New York: A recent study from the political science department at Aarhus University debunks the long-held theory that people are only nasty while posting anonymously online.
The new research suggests that the internet just makes the behaviour of aggressive people more visible. Though the findings say that the hostility levels of online political discussions are worse than offline discussions, the frequency of behaviour was found to be the same online and in real life.
The study published in the American Political Science Review states that people who are nice may choose to avoid all political discussions online -- whether the forums are hostile or not.
Researchers indicated that "aggression is not an accident triggered by unfortunate circumstances, but a strategy (hostile people) employ to get what they want including a feeling of status and dominance in online networks".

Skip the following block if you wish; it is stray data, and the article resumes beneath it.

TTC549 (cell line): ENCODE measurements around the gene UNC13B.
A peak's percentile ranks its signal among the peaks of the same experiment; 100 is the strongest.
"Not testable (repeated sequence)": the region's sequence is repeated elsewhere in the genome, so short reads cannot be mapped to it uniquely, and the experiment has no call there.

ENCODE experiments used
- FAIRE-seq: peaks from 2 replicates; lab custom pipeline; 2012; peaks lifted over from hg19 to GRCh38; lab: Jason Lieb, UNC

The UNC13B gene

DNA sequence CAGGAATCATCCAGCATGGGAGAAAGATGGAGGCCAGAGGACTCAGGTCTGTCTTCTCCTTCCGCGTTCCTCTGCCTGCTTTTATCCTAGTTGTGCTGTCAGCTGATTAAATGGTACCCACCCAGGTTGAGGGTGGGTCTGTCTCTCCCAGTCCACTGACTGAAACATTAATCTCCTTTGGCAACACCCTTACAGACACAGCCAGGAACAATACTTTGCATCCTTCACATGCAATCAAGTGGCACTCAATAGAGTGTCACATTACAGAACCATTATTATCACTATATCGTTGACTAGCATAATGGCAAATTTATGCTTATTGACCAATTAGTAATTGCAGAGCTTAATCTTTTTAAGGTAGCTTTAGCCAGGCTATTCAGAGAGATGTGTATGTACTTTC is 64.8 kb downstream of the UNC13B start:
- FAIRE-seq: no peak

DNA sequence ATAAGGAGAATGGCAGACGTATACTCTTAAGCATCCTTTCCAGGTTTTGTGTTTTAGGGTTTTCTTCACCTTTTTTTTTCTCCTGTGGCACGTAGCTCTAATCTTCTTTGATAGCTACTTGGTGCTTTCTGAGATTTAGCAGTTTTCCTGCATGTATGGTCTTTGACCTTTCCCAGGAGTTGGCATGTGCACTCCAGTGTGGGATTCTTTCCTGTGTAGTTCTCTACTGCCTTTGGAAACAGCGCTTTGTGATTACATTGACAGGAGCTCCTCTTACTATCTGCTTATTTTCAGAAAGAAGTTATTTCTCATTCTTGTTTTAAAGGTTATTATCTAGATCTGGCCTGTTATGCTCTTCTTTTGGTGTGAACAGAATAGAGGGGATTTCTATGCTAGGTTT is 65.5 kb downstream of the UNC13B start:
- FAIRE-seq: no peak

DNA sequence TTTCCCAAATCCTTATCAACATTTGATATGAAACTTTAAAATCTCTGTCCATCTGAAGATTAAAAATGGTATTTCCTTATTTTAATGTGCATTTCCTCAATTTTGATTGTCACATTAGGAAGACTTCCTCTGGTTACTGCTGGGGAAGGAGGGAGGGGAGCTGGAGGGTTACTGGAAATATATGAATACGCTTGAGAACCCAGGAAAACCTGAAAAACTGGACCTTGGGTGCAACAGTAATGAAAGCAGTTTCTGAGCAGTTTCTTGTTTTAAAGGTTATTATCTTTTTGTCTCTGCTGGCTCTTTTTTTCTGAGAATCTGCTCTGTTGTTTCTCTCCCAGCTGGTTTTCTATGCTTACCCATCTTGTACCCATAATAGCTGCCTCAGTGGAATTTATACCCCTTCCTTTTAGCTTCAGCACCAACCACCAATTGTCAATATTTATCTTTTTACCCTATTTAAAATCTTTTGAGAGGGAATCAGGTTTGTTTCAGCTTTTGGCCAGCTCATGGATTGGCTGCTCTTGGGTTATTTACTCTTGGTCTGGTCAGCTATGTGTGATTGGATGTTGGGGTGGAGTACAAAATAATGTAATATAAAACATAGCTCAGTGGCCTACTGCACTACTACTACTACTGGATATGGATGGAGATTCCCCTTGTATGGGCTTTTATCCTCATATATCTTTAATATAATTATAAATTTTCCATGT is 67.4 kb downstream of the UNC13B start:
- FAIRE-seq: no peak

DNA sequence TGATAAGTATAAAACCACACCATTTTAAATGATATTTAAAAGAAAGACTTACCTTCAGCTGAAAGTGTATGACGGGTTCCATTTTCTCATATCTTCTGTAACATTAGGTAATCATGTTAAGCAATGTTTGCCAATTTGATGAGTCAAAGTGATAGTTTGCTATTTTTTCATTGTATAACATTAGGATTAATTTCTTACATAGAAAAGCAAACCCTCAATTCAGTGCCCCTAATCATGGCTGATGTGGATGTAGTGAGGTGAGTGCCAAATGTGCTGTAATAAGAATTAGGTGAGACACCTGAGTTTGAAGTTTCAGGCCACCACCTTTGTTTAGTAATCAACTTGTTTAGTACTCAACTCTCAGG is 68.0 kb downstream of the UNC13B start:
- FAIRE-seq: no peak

As per the report, the researchers began the paper with an apparent dig at Facebook CEO Mark Zuckerberg, who was named the Time Magazine 'Person of the Year in 2010.
"Facebook wants to populate the wilderness, tame the howling mob and turn the lonely, antisocial world of random chance into a friendly world," the Time Magazine article on Zuckerberg reads, as cited by the researchers.
Further, the researchers also noted that efforts from social media giants to get people to engage in civil discussions on topics such as politics have failed spectacularly.
"Online discussions about politics turned out to be nasty, brutish and not nearly short enough," the researchers wrote.